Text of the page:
Stewart has always insisted his show is only about the former, despite evidence that his ambitions are far larger than that; check out his takedown of CNN's "Crossfire" on that now-canceled program if you have any doubts. And while the inclusion of Stephen Colbert and his "March to Keep Fear Alive" on October 30th shades things slightly more toward the comedic, Stewart made clear in announcing the event last night that his message was anything but a joke.
The essence of Stewart's message in the "Rally to Restore Sanity" - that Americans needs to "take it down a notch for America" - can be seen in that memorable Crossfire appearance back in 2006. "Why do we have to fight, the two of you?" Stewart said to the hosts, Tucker Carlson and Paul Begala, around whose partisan arguments the show was built.
Accusing the hosts of "partisan hackery," Stewart said they were "hurting America" and called on them to "stop."
"You have a responsibility to the public discourse, and you fail miserably," Stewart said, complaining of the show's "knee-jerk, reactionary" tone.
|The Daily Show With Jon Stewart||Mon - Thurs 11p / 10c|
|Rally to Restore Sanity|
Conservatives will be quick to complain that Stewart is not a perfect fit for such a message - and indeed, it's hard to imagine that a lot of those who show up at the rally will be voting Republican. But Stewart would counter that such thinking misses the point - the march, much like Glenn Beck's "Restoring Honor" rally, is meant to be about something other than politics.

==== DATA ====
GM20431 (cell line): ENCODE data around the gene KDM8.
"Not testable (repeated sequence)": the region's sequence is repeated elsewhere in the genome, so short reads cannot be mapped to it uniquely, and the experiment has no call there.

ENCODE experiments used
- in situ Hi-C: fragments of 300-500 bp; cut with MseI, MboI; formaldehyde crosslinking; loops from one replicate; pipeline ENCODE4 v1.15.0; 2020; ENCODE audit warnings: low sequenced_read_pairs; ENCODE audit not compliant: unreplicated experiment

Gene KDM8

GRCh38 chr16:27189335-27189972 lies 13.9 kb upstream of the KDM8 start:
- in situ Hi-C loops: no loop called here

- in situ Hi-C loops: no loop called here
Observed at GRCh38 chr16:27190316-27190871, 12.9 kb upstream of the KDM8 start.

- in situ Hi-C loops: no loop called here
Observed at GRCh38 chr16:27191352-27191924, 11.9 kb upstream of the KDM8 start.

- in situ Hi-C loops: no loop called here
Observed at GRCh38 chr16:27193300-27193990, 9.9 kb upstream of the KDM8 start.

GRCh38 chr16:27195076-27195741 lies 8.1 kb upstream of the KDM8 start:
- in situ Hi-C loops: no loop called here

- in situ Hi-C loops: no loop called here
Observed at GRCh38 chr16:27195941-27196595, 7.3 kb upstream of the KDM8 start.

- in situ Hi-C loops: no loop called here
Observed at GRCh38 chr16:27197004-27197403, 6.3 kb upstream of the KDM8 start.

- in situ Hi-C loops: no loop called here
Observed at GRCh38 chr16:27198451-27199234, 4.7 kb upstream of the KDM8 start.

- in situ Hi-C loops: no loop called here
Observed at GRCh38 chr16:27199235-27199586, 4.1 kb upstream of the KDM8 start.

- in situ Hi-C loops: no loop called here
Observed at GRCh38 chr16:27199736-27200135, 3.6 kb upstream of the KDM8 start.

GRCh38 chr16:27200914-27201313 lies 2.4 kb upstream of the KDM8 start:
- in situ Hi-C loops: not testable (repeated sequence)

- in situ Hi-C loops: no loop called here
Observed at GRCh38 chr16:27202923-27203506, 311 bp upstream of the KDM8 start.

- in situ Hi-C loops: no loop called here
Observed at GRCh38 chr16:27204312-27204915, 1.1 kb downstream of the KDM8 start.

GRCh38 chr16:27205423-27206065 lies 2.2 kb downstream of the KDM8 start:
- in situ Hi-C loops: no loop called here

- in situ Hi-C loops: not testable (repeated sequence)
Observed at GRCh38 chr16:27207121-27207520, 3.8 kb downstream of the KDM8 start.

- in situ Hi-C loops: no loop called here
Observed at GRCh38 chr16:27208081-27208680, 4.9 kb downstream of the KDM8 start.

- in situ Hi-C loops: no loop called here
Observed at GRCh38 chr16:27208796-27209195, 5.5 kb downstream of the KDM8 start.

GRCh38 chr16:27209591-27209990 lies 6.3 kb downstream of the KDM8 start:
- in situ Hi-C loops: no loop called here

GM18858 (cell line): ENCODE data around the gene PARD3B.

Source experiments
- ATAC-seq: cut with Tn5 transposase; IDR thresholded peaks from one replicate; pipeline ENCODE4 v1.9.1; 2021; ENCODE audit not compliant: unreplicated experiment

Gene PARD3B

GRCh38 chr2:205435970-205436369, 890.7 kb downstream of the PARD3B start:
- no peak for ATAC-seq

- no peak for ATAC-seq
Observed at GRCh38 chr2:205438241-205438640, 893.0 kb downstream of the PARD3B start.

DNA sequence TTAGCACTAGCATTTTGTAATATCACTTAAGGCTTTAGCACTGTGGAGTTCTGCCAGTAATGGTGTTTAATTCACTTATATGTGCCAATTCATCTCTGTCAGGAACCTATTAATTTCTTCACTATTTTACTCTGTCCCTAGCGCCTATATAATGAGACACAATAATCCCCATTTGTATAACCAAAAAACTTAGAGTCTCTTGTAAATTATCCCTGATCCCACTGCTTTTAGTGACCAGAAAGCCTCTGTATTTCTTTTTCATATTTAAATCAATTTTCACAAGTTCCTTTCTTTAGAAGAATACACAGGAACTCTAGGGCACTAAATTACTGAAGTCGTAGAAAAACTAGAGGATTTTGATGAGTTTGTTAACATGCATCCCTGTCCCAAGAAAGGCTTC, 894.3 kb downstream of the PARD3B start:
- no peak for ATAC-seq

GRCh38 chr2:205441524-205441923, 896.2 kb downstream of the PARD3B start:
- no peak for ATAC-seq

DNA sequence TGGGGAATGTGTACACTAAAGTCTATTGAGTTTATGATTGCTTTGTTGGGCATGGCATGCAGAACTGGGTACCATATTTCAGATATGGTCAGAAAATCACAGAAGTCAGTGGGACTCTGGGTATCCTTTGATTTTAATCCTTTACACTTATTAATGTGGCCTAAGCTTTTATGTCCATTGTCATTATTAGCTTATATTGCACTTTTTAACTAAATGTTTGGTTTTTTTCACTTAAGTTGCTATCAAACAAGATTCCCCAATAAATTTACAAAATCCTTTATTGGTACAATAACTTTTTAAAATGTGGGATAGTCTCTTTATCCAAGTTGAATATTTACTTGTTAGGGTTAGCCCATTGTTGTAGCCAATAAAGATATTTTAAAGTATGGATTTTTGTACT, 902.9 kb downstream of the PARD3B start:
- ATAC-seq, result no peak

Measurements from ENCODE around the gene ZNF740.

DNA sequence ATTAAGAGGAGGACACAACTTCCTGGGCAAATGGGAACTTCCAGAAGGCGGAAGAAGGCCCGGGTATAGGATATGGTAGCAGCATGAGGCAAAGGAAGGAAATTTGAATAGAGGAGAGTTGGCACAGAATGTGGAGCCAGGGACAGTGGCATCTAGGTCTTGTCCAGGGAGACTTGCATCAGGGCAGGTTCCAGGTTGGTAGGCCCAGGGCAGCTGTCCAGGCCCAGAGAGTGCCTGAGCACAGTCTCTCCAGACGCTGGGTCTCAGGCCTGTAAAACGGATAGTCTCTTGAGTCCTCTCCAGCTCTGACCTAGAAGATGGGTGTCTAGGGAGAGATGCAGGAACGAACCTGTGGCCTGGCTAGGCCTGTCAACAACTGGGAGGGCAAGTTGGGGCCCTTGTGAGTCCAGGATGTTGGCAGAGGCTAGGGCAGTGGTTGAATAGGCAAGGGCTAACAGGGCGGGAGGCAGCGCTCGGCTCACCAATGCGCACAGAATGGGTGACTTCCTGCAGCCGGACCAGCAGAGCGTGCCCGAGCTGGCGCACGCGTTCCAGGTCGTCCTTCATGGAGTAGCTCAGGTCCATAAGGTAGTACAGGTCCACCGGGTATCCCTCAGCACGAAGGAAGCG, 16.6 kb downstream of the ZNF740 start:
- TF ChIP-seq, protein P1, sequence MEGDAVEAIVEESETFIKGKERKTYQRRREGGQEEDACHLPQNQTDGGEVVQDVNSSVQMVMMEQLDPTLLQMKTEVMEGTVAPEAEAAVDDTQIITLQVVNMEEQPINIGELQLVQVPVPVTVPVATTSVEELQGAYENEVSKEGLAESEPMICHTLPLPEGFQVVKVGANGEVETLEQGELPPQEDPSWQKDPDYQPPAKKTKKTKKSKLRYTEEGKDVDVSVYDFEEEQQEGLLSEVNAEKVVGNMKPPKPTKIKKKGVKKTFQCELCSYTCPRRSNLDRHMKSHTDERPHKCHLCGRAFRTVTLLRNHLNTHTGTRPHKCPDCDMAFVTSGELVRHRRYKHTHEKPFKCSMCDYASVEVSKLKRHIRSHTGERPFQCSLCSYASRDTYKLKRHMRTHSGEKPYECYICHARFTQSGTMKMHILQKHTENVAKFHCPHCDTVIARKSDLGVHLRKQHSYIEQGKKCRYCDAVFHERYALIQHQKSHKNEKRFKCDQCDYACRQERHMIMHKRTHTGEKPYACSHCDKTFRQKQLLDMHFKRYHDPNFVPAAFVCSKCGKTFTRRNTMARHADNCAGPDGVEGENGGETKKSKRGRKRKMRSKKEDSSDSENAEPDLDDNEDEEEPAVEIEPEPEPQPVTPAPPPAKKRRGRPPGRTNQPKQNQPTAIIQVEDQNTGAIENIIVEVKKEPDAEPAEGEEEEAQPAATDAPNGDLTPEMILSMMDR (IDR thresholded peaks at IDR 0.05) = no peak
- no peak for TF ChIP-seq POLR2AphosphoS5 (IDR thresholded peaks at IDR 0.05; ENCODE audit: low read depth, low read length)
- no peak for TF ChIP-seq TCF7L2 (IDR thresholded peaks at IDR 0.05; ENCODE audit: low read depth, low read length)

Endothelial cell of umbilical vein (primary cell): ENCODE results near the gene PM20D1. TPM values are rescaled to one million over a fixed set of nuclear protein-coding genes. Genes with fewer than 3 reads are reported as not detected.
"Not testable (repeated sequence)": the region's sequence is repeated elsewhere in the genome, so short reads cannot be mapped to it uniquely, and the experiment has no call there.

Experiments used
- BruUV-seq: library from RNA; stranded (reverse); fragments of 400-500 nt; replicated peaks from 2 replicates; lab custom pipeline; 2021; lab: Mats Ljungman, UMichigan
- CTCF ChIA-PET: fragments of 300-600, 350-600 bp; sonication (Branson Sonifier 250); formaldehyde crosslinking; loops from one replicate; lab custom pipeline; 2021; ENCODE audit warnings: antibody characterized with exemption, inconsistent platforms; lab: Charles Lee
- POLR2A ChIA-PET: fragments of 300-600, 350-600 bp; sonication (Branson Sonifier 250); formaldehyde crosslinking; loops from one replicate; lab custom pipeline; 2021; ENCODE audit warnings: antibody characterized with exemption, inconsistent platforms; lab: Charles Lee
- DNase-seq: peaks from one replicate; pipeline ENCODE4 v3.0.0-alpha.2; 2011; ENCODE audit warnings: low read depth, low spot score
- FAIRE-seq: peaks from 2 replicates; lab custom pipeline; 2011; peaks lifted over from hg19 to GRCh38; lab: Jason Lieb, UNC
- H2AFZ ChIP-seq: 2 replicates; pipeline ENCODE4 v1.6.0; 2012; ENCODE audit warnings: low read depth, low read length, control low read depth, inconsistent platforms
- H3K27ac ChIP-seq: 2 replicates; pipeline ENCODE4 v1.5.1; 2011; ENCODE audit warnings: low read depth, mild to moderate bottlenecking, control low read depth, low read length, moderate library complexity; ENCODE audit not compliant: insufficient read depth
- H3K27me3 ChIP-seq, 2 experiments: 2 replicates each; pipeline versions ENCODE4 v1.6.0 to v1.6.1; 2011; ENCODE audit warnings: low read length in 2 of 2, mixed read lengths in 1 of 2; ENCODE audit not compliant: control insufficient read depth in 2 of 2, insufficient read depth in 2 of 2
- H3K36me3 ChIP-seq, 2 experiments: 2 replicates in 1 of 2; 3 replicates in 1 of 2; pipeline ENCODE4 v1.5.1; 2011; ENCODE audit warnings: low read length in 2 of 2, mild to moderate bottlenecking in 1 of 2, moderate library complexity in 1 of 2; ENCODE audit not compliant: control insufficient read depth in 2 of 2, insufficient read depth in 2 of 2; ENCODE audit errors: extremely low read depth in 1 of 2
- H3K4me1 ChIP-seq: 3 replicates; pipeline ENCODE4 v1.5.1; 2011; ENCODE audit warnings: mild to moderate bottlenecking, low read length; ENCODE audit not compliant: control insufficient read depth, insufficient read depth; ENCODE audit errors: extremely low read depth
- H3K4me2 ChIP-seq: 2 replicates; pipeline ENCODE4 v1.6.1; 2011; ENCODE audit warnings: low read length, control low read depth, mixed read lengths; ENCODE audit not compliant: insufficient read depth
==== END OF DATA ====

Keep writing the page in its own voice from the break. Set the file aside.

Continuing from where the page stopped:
In fact, Beck's rally and Stewart's aren't all that different from that perspective, even if it's hard to imagine the person who would attend both of them: Both are designed to move away from a discourse grounded in "crossfire" and toward something less divisive. For Beck, that something else was God; for Stewart, it appears to be, essentially, reasonableness.
"We're looking for the people who think shouting is annoying, counterproductive, and terrible for your throat," the site for the Rally to Restore Sanity reads. It goes on to make an appeal to the sorts of Americans who've never taken a position extreme enough to earn a place arguing on CNN.
"Ask the sitter if she can stay a few extra hours, just this once," the site reads. "We'll make it worth your while."
Brian Montopoli is a political reporter for CBSNews.com. You can read more of his posts here. Follow Hotsheet on Facebook and Twitter.